8. I’ve been wondering when Josh McDaniels might take page out of the Trickeration Handbook and have former college quarterback Meyers unleash a pass on an unsuspecting defense. But then, I wondered when the Patriots’ offensive coordinator was going to let Mohamed Sanu – who has thrown four touchdown passes on eight career attempts – a chance to throw last year and it never happened, so I can’t say I expected Meyers to get his chance Sunday night.
9. But he did, and did he ever make the most of it, lofting a perfectly placed touch pass to Rex Burkhead in the end zone for a 24-yard touchdown and a 13-10 lead with just over a minute left in the second quarter. Meyers is the Patriots’ No. 1 receiver right now, but as far as I’m concerned, the throw should vault Meyers to No. 2 on the quarterback depth chart.
10. The Jakobi Meyers, College Quarterback stuff did get to be a little much on the NBC broadcast, though I give them credit for their usual excellent preparation in having high school footage of him throwing the ball at the ready. After Meyers got the perfect spot to catch a Newton dart and convert and important third down in the fourth quarter, Collinsworth cited that savvy wide receiver play as something stemming from his QB days. He was awfully close to talking about Meyers like he was some combination of Doug Flutie, Cam Newton and Roger Staubach in college.
11. For those of us yelping the last few weeks that hard-running Harris needs more touches, the Patriots’ first series was a welcome appeasement. Harris carried on the first five plays from scrimmage, picking up 21 yards, as the Patriots charged into Ravens territory with runs on seven of their first eight plays.
12. Harris went over 100 yards early in the third quarter, and now has three 100-yard rushing games this season. I’m not as anti-Sony Michel as most – those six TDs he scored in the 2018 postseason do count – but with Harris running like this and Burkhead doing his thing, it’s hard to see what his role is when he returns.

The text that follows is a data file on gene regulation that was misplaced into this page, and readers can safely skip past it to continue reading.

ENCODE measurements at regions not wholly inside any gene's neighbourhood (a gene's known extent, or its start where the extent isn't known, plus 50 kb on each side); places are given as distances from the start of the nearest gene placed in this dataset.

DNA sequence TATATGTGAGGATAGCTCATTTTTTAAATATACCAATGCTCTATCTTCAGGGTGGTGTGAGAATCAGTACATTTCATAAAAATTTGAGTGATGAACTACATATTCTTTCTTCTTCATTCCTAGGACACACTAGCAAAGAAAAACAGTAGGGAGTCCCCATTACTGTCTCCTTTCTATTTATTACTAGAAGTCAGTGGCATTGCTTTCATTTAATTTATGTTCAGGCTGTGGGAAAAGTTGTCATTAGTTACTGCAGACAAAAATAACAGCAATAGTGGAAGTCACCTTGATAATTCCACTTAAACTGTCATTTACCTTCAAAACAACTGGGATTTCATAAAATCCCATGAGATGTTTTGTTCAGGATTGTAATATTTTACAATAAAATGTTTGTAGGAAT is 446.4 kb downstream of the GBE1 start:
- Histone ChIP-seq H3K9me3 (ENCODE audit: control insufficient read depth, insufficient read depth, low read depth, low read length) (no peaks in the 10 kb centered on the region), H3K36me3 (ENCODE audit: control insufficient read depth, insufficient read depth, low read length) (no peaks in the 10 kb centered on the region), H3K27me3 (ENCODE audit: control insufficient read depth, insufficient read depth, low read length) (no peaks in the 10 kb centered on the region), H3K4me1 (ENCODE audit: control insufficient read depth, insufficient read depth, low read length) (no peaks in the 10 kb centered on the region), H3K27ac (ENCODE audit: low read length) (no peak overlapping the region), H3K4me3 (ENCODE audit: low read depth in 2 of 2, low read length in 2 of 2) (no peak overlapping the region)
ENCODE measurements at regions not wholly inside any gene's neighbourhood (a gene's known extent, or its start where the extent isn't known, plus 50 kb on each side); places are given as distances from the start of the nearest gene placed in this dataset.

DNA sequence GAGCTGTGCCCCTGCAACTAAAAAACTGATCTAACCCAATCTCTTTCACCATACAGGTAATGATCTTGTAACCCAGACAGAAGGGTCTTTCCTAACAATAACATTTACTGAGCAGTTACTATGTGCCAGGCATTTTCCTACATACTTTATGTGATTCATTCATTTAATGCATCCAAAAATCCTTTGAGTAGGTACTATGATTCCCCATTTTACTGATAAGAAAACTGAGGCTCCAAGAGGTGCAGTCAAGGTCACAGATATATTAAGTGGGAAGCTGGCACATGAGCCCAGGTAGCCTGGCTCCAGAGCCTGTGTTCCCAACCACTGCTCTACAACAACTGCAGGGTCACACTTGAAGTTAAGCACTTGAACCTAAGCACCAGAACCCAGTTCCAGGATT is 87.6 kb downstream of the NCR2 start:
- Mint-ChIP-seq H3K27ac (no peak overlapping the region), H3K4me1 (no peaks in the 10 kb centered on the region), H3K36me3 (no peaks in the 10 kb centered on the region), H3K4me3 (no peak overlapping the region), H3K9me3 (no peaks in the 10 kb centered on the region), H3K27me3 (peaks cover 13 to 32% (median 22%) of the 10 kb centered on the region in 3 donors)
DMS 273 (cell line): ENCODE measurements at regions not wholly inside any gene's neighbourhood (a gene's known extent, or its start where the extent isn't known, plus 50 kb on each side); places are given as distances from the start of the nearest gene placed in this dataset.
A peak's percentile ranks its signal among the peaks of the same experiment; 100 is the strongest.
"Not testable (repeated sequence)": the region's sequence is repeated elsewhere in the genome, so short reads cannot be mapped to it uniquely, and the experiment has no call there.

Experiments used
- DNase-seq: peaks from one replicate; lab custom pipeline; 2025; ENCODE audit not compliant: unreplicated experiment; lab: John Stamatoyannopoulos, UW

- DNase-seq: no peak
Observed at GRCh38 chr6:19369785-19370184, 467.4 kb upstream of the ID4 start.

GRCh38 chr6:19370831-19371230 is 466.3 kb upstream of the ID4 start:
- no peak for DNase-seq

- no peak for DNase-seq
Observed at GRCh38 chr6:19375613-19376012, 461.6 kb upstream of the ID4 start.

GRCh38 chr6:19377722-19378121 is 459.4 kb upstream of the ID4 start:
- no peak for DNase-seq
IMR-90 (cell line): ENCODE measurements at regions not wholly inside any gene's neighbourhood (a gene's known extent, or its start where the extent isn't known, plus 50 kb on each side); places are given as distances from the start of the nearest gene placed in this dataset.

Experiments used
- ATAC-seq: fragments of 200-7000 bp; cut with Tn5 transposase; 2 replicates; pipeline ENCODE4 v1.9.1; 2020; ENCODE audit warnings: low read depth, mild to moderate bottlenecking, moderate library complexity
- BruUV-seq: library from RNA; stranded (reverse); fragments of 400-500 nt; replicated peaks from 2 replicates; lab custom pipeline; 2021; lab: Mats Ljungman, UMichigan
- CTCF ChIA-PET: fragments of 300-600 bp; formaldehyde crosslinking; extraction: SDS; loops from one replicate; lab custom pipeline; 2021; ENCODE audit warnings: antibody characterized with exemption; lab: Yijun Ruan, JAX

13. That first drive actually sputtered out when the Patriots got away from the run. After Newton converted a fourth-and-1 with a blast into the line, he threw an incompletion on first down, found Burkhead for 4 yards on second, and then took a costly sack on third down when Matt Judon blew past right tackled Michael Onwenu, taking the Patriots out of field goal range. Those kind of mistakes – including Nick Folk’s missed extra point on the second touchdown – didn’t haunt on this night, though. The Patriots wouldn’t let them.
14. It took a series for Jackson and the Ravens’ offense to activate. But the Ravens came out full-throttle on their second series, breaking off plays of 21, 19 and 13 yards on a 13-play, 94-yard drive that ended with Willie Snead taking a forward toss from Jackson, willing himself invisible just as Jonathan Jones was about to hit him, and scoring from 6 yards out for a 7-0. Looked like it might be a long night for the Patriots at that point, but the Ravens couldn’t find that gear often in the rain.
15. The Patriots scored a first quarter touchdown for the second straight week, and in impressive fashion, with Newton leading the Patriots on a 7-play, 75-yard drive on their second possession that culminated with a 4-yard catch-and-run by Burkhead to tie it at 7. Burkhead was freed up by a mean pick behind the line scrimmage set by N’Keal Harry, who is apparently now the Kendrick Perkins of the Patriots’ offense.
16. I respect the attempt at shade, but it is always somewhat weird to me when a team lets a marginal player be the coin-toss captain against the team he used to play for. The Ravens did this with Jordan Richards, a 2015 second-round pick of the Patriots whose prime contribution in 41 games over three seasons was reminding us that Bill Belichick has a lousy track record of picking defensive backs in the second round. Was Richards supposed to be vengeful or something? Maybe he just wanted to say hi to Patriots captain Matthew Slater?